The autoimmune nature of Crohn’s disease suggests that the immune system of affected individuals is inappropriately activated, an event which can be triggered by environmental factors. The human immune system is comprised of two main components, the innate (non-specific) and adaptive (acquired) immune systems. The main functions of the immune system are to protect the host from invading pathogens such as bacteria, viruses, and fungi and to recognize and remove damaged and malignant host cells. To carry out these functions, a variety of different immune cells and mediators are used, the production of which is finely regulated. Cytokines are proteins that act as mediators and control the nature, location, and extent of an immune response. Evidence suggests that in Crohn’s disease, regulation of these cytokines is disturbed and is the root of both innate and adaptive immune system dysfunction seen in this condition. This, in turn, affects a loss of discrimination between harmful invaders and host cells and a chronic inflammatory response, both of which are seen in Crohn’s disease. By the beginning of this century, it was apparent that Crohn’s disease was associated with an overactive immune system. This was first suggested by the disease’s success in responding to treatment with immunosuppressive drugs – drugs that dampen immune system activity. More recently, it has been shown that the majority of inflammatory bowel disease (IBD) patients possess an abnormal immune response to enteric (gut) bacteria. This was confirmed by research showing that antibiotics or drugs targeting the immune response were successful in treating IBD. Furthermore, genetic studies have highlighted the importance of many different immune system pathways in causing IBD. Always there have been failed attempts to treat Crohn’s disease with drugs that target single cytokines, this is because upregulation of one cytokine pathway is compensated for by the overactivity of another. This complex immune system dysregulation is relatively specific to Crohn’s disease and is the reason why it has been difficult to treat.

Environmental Triggers

Like most diseases that are genetically determined, environmental triggers initiate the development of Crohn’s disease. These appear to be nonspecific, affecting most individuals only as transient alterations in their bowel function. Several acute infectious diseases of the intestine are associated with the development of chronic Crohn’s disease, including bacillary dysentery caused by Shigella species and salmonellosis. An increased prevalence of appendectomy has also been noted in Crohn’s disease, suggesting that appendectomy may hasten the clinical onset of disease in some individuals, although this association has not been consistently demonstrated. Cigarette smoking is the most well-established environmental factor associated with Crohn’s disease. It increases the risk of Crohn’s disease, particularly for involvement of the ileum and development of severe disease. Smokers who have developed the disease have a higher rate for reoperation and an increased risk for development of complications compared with nonsmokers. Prolonged use of nonsteroidal anti-inflammatory drugs is also associated with the development of inflammatory bowel diseases, particularly ulcerative colitis, although the data is less consistent for Crohn’s disease at this time. Various studies have suggested that intake of refined sugar is associated with the development of Crohn’s disease, as well as relapse of symptoms in persons with the disease, although more data is needed to confirm this finding. Diets high in animal protein and/or fat were positively associated with risk of inflammatory bowel disease in several case-control studies. The effects of fatty acid intake on risk for development of Crohn’s disease are less clear. In general, data supports that n-6 polyunsaturated fatty acids increase and fish oils decrease the production of inflammatory eicosanoids and cytokines. However, a recent study demonstrated increased risk of developing Crohn’s disease in persons consuming greater than 21 grams/day of total fat, and a fourfold increased risk with saturated fat intake in the highest quartile compared with the lowest quartile. There was no association between risk of developing Crohn’s disease and either n-3 or n-6 polyunsaturated fatty acid intake in this study. High consumption of caffeine has also been associated with increased risk of development of Crohn’s disease, particularly among ex-smokers. Although Crohn’s disease is more prevalent in developed countries, no conclusive data exists to implicate any specific dietary factor.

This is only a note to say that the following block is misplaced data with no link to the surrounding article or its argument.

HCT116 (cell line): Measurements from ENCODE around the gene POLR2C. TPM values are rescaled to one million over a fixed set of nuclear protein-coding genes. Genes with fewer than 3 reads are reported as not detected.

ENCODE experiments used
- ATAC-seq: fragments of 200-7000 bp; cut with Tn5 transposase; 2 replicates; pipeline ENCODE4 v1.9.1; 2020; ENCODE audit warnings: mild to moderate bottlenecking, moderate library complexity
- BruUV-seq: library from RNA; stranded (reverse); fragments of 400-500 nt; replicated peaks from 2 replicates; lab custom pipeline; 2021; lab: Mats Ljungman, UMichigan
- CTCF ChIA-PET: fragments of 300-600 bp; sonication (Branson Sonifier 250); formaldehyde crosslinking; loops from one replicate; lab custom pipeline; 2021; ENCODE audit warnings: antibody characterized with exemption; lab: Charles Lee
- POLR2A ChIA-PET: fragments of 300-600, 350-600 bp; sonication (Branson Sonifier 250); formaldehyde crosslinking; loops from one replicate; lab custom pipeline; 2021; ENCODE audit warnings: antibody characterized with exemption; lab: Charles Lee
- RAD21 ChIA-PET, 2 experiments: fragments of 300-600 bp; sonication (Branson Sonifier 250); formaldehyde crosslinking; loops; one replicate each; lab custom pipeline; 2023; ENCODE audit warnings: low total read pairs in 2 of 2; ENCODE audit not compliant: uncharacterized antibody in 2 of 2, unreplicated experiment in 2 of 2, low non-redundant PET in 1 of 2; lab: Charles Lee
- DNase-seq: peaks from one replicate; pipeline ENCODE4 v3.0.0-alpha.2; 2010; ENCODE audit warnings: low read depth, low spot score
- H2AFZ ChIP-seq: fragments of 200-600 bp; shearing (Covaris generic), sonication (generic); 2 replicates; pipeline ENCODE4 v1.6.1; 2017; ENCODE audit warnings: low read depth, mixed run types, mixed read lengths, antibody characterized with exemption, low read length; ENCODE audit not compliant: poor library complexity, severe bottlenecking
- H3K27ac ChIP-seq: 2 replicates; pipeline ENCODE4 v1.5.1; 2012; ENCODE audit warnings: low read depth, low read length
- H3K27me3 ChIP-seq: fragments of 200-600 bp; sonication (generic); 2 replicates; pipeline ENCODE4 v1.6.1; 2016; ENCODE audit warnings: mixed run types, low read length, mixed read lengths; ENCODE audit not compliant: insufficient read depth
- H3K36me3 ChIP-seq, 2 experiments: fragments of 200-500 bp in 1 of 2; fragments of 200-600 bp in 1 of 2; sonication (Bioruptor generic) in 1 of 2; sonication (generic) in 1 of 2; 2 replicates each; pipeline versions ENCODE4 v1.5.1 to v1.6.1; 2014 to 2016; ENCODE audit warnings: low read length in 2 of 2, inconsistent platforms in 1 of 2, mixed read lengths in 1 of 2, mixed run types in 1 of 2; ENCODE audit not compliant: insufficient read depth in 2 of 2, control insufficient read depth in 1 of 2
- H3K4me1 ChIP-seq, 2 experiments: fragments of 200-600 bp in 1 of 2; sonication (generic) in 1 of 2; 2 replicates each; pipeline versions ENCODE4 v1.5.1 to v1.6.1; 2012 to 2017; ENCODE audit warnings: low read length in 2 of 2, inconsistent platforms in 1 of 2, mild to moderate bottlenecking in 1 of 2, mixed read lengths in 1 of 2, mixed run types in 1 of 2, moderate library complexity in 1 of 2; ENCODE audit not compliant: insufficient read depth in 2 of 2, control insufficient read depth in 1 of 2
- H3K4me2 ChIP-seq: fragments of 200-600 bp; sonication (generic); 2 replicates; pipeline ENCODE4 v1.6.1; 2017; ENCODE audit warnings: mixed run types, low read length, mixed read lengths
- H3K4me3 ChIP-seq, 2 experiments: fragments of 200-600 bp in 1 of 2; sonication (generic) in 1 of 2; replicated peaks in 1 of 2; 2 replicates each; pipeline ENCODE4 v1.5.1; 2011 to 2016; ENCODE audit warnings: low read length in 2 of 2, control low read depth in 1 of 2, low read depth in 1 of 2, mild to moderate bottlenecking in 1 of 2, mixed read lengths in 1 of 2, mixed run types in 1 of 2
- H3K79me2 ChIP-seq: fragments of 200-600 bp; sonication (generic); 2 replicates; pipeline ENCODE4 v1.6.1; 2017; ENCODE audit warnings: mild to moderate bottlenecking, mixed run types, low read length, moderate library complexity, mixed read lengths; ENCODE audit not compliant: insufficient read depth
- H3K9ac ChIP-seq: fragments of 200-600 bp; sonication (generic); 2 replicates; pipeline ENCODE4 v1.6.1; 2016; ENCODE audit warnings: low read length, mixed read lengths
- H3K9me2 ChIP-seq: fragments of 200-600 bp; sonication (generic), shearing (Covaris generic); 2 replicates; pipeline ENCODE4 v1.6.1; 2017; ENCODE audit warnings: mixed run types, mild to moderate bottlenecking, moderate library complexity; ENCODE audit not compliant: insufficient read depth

Symptoms and Diagnosis

Gastrointestinal Symptoms

Gastrointestinal symptoms of Crohn’s disease are highly varied but generally include the characteristic symptoms of pain in the abdomen and diarrhea. The main parts of the digestive system that can be affected are the small intestine and the colon. Pain in the abdomen is usually located in the lower right side and may be acute due to inflammation in the overlying peritoneum. Diarrhea in Crohn’s disease is typically non-bloody and occurs chronically. It can be associated with the consumption of food in patients with disease in the small intestine. In more serious cases, Crohn’s disease can lead to symptoms outside the GI tract. This occurs when the immune system is triggered and inflammation is sustained. An example is the condition aphthous stomatitis which involves repeated formation of mouth ulcers. Inflammation of the throat and esophagus can cause a sense of burning or narrowing of the throat. Inflammation of the perianal skin in the manifestation of skin tags, fissures, or abscesses can be highly discomforting and lead to social embarrassment.

Extraintestinal Manifestations